There are some very effective moments in the film where you cut away from the action before possible sensationalistic moments of yelling or crying or arguing. I think decisions like this help make A Hebrew Lesson a better film. This film is not about peaking into their lives. This leaves the viewer with a more active role. We are not feeding the audience every emotion. They are supposed to have their own thoughts and feelings through their identification with the characters. I think it is more thought-provoking this way.
At the Q&A for A Hebrew Lesson you also mentioned that there was a casting process where you chose your protagonists and placed them all in one class. What was your reason for doing this? How do audiences respond when you tell them about this casting process?
The casting process allowed us to follow the different stories. It is not as though we changed any of their lives’ realities (except for, of course, the effect that the camera has on reality). Every documentary has casting: Every documentary chooses their protagonists. And like in any documentary, we chose our protagonists after extensive research. What’s different with this film is that we put them all together in the same class. But some of them would probably be together anyway, maybe with a different teacher. I think people are surprised when they see the film: They think, “Wow, there are so many interesting stories in one classroom.” But I believe that every Hebrew class in Tel Aviv is full of such interesting stories because all the students have just recently immigrated for some reason: Something is going on in their lives that made them decide to make a move. This is a time in every immigrant’s life—it doesn’t matter if it’s in Israel or in any other country—which is full of drama and full of change. But we were looking for a variety of stories and people who were willing to share their stories. When we first came up with the idea for the film, we did a small test: We went to an Ulpan [Hebrew immersion class] with a camera. We interrupted each student for two minutes and asked them to tell their story. Every story was amazing. (I remember that one of the students was the wife of the Peruvian ambassador.) After that, we felt confident about this project. Because everybody there is in a very dramatic point in their lives, the Ulpan is a casting heaven.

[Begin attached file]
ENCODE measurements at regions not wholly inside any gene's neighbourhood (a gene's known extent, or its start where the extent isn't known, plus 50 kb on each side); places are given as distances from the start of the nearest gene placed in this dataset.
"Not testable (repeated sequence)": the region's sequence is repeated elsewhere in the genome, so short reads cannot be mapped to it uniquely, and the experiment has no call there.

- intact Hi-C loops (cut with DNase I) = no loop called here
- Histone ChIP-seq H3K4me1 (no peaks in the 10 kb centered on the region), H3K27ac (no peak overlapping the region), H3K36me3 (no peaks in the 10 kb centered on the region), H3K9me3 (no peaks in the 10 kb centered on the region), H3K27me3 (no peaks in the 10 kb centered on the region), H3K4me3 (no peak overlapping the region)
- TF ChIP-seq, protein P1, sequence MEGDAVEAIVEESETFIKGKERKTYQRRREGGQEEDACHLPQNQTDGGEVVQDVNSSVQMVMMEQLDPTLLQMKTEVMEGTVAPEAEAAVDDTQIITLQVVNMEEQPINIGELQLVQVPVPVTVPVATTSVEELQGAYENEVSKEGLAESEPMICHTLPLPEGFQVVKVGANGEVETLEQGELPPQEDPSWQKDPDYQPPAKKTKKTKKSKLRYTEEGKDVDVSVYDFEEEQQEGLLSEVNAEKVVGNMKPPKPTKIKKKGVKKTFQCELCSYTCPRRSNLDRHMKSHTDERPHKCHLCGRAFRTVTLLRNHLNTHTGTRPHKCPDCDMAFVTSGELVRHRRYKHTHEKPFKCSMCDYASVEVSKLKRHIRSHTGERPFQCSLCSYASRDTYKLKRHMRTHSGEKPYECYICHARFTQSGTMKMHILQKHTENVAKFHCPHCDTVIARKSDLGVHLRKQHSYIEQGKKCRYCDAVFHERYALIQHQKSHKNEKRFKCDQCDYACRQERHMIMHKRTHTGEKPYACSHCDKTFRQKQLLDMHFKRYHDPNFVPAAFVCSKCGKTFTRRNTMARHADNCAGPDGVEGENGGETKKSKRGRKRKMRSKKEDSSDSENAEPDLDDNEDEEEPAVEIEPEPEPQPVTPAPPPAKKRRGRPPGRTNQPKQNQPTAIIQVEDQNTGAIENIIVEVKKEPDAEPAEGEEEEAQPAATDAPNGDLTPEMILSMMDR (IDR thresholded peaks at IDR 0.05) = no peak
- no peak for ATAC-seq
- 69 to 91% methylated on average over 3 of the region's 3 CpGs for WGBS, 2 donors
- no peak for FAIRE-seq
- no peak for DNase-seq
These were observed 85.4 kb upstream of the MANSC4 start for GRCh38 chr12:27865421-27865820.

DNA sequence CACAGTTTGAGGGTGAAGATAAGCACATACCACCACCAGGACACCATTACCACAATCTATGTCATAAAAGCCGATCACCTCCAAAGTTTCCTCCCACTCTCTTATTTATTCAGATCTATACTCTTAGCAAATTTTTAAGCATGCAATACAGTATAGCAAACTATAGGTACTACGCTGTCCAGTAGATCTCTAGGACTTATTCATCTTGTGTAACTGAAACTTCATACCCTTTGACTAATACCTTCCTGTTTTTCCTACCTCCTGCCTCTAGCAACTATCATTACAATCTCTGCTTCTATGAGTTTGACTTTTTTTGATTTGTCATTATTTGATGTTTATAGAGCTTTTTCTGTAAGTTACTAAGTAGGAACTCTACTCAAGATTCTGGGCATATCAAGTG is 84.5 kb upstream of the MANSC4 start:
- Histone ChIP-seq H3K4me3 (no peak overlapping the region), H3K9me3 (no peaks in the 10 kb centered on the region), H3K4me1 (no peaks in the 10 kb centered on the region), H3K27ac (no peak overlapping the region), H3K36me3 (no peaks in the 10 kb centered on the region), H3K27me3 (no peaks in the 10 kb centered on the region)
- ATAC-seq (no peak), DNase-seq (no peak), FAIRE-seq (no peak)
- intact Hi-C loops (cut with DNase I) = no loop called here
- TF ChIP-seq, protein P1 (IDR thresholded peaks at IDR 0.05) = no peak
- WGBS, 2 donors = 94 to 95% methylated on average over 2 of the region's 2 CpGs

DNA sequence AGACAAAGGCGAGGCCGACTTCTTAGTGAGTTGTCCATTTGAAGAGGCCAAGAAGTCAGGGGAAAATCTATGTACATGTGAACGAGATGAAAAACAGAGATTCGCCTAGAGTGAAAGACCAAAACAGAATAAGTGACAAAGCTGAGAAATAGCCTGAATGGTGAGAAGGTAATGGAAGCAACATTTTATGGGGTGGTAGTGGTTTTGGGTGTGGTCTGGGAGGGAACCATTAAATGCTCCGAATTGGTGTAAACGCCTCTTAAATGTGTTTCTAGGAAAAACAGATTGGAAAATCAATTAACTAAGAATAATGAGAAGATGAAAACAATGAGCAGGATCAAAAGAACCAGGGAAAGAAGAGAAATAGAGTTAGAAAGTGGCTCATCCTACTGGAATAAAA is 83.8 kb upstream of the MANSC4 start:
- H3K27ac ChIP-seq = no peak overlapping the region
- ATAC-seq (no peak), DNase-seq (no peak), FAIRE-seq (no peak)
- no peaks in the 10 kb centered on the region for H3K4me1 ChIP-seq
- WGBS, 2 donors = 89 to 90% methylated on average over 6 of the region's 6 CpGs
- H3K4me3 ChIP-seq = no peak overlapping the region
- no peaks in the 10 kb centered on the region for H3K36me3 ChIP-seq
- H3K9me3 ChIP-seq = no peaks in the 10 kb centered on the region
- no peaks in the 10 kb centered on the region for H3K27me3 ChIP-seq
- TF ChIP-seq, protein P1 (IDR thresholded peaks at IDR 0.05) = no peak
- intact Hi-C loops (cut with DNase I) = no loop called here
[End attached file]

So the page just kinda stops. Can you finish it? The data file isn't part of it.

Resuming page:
Could you talk a little about the history of your company, Eden Productions? It was founded in 1989 by my mother who was initially a journalist. She started out making films about art. In the past nine years, we have produced television programs and various types of documentaries. We’re a small company in that we take on very few projects each year, usually ones dealing social or political issues. Doing fewer projects allows us to be much more involved in the making of the films. Apart from the fundraising, distribution and marketing, we’re also involved with a lot of the creative aspects of production. We work very closely with the director, we’re present on most shooting days, we develop ideas with the directors. So it’s a small family company with a very strong creative side.
Could you talk about the project you are working on now with director David Ofek, 1 Legend? We’re actually finishing it now. The film tells the story of a foreign worker from Romania who comes to Israel. Through his story we’re trying to deal with the subject of the Law of Return. We’re also trying to stretch the documentary format as we have the people in the film recreate scenes from their past, playing themselves at different moments of their lives.
You have made some films that are critical of Israel. How have audiences at Jewish film festivals responded to these films?
Usually, they are very disapproving of films that criticize Israel or show anything about Israel which is not pretty. Of course, when we show films like Checkpoint and even 9 Star Hotel, people say that, by showing these films outside of Israel, we are arousing anti-Semitism because they are exposing something that would obviously turn people against Israel. And I think there is this confusion that criticism of Israel is anti-Semitism. I think it’s very important to show the reality of life in Israel in all its complexity. So for me it’s very important to screen Checkpoint and 9 Star Hotel outside of Israel.